Improve Website Performance – 10 Fundamentals

  1. Are you using Google Analytics (or require and use an alternative)?

    You can’t gauge success unless you measure performance. Google Analytics is a free and very effective tool for just this. For businesses that depends on local custom, it will qualify the proportion of your visitors that reside nearby and are therefore of value. eCommerce sites can drive sales by adjusting their site layout or structure based on the analysis of search terms used within their site when people can’t find information. The available measures are extensive.

  2. Is every page of your site connected to every other via a site map?

    Page Rank is a measure of how valuable or important Google considers a web page to be. It is based largely on the number, page rank, and relevancy of web pages that link to that page. The pages of a site can also inherit Page Rank from other pages of their website, but the more links to reach those pages, the less page rank is inherited.A site map thus maximises this inheritance by ensuring every page is just one page from every other.

  3. Are your URLs static, keyword-rich, and guessable?

    URLs, or the web address, plays an important role in the performance of a website in the search engine rankings. Dynamic URLs, often consisting of random letters and/or numbers, are less well received by search engines – they are concerned that their bot, or spider, will get tangled up in your site’s parameters. Keywords in the domain are a strong indicator to some [tag]search engines[/tag] that the page is relevant to that keyword, and thus boosts your ranking. Simple domains are memorable and communicable.

    An ideal example might be

  4. Does your (X)HTML validate?

    Enter your URL into the W3C XHTML Validation Tool to learn if your site, your competitors site, or your proposed web developers website validates. XHTML is a coding standard – coding standards help to ensure that your website reaches the most people and is sustainable across changes to future technology without incurring massive costs.

  5. Does your XHTML contain presentational elements?

    In your browser, right click and hit view source – confirm that the first line of code, the one starting with ‘DOCTYPE’, does contain the words ‘XHTML’ and ‘Strict’. You can also skim the page code to confirm it doesn’t contain presentation keywords such as ‘color’, ‘font’, ‘margin’, ‘padding’, and ‘float’, etc.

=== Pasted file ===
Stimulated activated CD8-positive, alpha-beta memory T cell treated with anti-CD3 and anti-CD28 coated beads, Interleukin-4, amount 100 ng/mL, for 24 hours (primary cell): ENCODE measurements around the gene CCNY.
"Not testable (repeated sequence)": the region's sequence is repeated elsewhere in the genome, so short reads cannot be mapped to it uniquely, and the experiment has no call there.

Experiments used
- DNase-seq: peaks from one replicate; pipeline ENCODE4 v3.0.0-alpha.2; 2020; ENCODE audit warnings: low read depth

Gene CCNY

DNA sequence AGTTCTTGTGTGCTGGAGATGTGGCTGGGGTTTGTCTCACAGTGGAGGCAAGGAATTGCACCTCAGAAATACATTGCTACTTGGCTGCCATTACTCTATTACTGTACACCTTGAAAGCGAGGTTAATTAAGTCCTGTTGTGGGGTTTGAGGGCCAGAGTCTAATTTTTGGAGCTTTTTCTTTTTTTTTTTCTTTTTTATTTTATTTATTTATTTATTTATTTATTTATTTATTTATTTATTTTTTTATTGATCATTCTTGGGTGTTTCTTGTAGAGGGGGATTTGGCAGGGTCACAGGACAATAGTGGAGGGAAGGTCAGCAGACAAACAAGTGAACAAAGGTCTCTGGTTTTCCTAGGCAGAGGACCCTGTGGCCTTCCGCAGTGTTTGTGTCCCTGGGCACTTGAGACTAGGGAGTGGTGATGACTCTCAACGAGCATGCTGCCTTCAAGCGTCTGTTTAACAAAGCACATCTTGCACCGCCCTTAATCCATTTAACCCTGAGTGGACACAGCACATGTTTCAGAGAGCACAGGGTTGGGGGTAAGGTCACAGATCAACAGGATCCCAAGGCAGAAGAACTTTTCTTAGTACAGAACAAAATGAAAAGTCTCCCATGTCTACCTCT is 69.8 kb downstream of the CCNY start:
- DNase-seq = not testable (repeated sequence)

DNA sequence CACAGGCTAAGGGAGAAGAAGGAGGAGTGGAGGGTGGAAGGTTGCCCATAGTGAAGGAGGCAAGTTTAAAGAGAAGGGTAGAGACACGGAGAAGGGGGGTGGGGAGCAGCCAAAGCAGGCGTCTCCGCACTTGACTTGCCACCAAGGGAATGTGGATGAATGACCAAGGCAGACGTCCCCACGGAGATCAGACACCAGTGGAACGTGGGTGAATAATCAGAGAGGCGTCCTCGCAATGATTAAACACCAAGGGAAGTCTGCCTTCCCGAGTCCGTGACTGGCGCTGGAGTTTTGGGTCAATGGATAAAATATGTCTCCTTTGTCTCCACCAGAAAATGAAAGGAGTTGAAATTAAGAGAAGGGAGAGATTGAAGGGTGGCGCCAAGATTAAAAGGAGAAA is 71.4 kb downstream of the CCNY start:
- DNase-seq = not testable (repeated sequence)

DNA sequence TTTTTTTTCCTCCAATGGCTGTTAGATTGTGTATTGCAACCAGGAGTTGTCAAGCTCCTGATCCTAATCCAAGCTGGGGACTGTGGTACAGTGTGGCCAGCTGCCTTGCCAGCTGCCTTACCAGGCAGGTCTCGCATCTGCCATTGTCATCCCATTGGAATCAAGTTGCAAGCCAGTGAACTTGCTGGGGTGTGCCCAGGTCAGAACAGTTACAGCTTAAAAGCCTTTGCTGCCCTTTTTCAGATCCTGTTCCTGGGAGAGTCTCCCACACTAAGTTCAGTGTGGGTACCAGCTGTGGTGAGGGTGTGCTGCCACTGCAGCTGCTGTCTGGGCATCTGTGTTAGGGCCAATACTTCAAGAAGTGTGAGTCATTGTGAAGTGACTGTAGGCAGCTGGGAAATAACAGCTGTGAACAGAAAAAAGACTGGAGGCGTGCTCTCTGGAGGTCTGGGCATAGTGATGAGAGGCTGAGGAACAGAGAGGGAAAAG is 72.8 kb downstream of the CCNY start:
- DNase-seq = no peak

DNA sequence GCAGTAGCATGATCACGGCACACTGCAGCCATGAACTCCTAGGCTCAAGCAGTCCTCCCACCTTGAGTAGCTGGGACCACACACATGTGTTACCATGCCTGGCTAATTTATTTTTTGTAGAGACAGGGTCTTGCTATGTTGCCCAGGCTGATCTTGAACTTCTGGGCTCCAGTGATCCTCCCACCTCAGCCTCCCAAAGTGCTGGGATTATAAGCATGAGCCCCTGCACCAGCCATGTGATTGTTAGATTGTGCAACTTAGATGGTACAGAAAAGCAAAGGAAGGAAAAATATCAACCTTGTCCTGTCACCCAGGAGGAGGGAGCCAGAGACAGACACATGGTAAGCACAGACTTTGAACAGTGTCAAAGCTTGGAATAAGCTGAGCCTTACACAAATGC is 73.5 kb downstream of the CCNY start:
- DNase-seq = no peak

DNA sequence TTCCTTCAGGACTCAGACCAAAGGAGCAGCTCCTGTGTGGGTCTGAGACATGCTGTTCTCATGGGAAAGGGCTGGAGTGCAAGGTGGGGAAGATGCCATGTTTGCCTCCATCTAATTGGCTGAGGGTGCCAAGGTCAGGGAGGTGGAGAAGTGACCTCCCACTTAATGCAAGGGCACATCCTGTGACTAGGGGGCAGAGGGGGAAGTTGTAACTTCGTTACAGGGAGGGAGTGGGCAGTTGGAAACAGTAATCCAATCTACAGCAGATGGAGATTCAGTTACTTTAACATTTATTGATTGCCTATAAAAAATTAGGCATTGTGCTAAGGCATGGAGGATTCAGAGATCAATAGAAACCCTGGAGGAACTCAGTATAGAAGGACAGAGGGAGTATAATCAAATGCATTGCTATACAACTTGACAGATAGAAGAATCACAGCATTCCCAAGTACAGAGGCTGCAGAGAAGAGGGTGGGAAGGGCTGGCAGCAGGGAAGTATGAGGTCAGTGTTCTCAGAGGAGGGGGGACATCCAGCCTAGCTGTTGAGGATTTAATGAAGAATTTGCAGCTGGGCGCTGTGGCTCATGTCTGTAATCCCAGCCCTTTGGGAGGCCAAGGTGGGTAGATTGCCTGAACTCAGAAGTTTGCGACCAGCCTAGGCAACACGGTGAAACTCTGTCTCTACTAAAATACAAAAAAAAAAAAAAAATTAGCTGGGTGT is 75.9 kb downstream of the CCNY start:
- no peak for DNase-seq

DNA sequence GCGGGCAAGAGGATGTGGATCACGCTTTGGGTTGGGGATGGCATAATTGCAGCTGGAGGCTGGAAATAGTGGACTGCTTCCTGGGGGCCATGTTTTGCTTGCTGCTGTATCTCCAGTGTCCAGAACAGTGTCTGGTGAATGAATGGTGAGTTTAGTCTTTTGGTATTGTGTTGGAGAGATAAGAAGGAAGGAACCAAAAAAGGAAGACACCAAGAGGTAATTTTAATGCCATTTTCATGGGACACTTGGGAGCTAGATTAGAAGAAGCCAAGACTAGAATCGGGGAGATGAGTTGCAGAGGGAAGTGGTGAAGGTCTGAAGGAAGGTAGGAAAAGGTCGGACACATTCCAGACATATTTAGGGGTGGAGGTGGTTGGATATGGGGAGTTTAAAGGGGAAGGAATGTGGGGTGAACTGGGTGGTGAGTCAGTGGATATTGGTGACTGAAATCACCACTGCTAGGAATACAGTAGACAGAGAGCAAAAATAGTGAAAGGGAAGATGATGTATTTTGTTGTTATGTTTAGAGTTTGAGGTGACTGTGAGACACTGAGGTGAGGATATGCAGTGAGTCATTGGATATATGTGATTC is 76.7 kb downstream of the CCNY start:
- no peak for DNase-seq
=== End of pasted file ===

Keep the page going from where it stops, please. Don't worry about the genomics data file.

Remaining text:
It is critical in sites bigger than a few pages to ensure your content is separate from the instructions for how to present that content. While the content is static, the presentation must be flexible across devices and over time. If you tie presentation instructions to every content element, then you face maintaining multiple versions of the same site for different devices, and updating every element of every page of each of these versions during a redesign – very expensive!

  6. Does your CSS validate?

    Enter you URL into the W3C CSS Validation Tool to learn if your site, your competitors site, or your proposed web developer’s website validates. Like XHTML, CSS is a coding standard, ensuring maximum [tag]website performance[/tag] and minimising the risks associated with website management.

  7. Do you meet Accessibility legislation?

    Use this Accessibility Validator to ensure you are fulfilling your legal obligations and maximises your target audience.

  8. Is the content of your title tags relevant to their specific page’s content?

    Title tags, the text that appears as a link on the search engines results page, is the single-most important factor of on-site [tag]search engine optimisation[/tag]. Make sure each page’s title is different, and that it effectively describes the content of the page.

  9. Is your navigation consistent across every page

    Users will establish expectations having used your navigation once – don’t break these expectations by moving or hiding links.

  10. Do you provide an accessible, easy user feedback mechanism?

    Any feedback you can get from them informs you about the performance of your website – provide a quick and easy way for your users to ask a question or leave a comment. You also appear more approachable and facilitate dialogue.

[tags]web design, web project management[/tags]

"Iain had listened and latched on to a key element in the brief - simplicity"

Alister Thomson
Director SPM

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